Land Grant Number
Give a brief description of the inhabitant. The man. The legend. Do we know any significant details about these guys? If yes, great! Include that here. If not, then this can just be ignored.
Glintons, & Seymours
D-18 (300 acres in Seymours, 31 May 1788), D-18 (845 acres in Glintons, 31 Dec 1788)
Robert Hunt. Origin: Old Inhabitant.
Albeit briefly, Robert Hunt was a former interim Governor of the Bahamas (1797-8, and once more 1801-2) – after having filled a number of other important roles in the Bahamian Government. Robert was the son of Thomas and Elizabeth Hunt of Bermuda, and the Great Grandson of Richard Hunt, an important and very early resident, and later Governor, of Somer’s Island (Bermuda).
Robert Hunt was himself born in Southampton, Bermuda in 1740, and married Sarah Bunch (widow of the late Thomas Bunch, Esquire) on 25 June 1772 in Nassau. In 177-8, Hunt, along with other Bahamian merchants and ship owners and captains, were engaged in illicit trade with the American Colonies, and he continued to trade around the northern Caribbean and into the American Colonies. In 1783, Hunt was imprisoned in Havana, along with other Bahamian merchants, presumably accused of privateering or illegal trading.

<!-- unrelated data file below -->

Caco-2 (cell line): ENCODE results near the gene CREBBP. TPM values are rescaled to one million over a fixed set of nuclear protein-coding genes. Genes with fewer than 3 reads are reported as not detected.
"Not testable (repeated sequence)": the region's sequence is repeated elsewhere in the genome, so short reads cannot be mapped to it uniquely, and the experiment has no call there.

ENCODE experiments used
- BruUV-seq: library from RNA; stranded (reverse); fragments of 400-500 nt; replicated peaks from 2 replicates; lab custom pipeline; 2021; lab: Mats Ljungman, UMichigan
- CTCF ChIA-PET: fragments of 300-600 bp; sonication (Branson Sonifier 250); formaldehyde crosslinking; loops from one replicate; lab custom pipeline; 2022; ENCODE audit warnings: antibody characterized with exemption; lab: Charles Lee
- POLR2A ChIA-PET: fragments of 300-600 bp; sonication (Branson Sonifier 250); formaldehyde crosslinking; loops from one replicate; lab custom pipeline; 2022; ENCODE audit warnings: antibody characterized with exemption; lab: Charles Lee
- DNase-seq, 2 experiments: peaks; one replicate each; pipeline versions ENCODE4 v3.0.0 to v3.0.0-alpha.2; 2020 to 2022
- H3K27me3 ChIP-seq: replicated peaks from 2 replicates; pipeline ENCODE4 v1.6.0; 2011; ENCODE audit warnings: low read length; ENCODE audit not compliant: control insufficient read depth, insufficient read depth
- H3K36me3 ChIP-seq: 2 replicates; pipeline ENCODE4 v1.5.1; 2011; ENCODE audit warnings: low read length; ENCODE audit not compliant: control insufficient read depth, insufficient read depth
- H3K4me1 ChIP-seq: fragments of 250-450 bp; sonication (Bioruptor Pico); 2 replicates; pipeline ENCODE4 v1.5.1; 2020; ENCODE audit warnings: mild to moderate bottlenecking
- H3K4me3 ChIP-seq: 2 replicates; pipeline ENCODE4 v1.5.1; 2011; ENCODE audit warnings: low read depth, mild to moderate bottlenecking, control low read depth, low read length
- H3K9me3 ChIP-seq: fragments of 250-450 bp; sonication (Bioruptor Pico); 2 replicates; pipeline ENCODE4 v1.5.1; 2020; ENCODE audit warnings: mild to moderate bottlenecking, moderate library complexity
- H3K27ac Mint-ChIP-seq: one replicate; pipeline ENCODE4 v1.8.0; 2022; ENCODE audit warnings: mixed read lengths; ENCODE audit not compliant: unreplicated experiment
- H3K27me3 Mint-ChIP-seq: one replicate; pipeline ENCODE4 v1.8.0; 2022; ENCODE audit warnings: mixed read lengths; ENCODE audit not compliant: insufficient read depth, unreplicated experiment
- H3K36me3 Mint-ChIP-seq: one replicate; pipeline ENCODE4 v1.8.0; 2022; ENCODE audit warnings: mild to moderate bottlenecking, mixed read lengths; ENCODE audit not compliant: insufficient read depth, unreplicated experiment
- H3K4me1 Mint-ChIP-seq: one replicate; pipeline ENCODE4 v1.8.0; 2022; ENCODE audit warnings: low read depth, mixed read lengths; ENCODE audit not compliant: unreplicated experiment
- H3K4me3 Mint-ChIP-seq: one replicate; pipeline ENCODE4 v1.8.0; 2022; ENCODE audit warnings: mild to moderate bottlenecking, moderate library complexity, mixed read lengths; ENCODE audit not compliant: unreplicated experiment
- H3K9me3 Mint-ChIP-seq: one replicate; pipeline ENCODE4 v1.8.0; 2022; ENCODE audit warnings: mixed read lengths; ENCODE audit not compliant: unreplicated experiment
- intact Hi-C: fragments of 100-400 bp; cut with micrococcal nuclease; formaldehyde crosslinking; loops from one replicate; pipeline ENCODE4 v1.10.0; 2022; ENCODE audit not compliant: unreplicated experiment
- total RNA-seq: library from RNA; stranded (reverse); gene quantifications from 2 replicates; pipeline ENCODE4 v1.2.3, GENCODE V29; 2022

Hunt later married Deborah Beak, widow of Thomas Duncombe in Nassau in April of 1787, but she died four years later. His third wife was Sarah Thom(p)son, who he married in 1792. He had three children, viz. Thomas Hunt, Deborah Hunt, and Ann Hunt Duncombe. In 1798, an ad in the Bahamas Gazette was paced by Henry and James Wood for information about runaway slave Tim, a ship’s carpenter, belonging to Robert Hunt. The following year, a Bahamas Gazette ad was placed for information about runaway slave/deserter Joe, who has left the Revenue Cutter Admiral Duncan; his owner was also Robert Hunt.
Robert Hunt was granted two parcels of land on Long Island: 300 acres on 31 May 1788 in the current settlement of Seymours, and 845 acres on 31 December 1788 in the current settlement of Glintons. Hunt’s lands were bounded by the lands of Benjamin Newton, William Culmer, and Benjamin Pratt – and on the other two sides by the sea.
References: DR, DM, WikiTree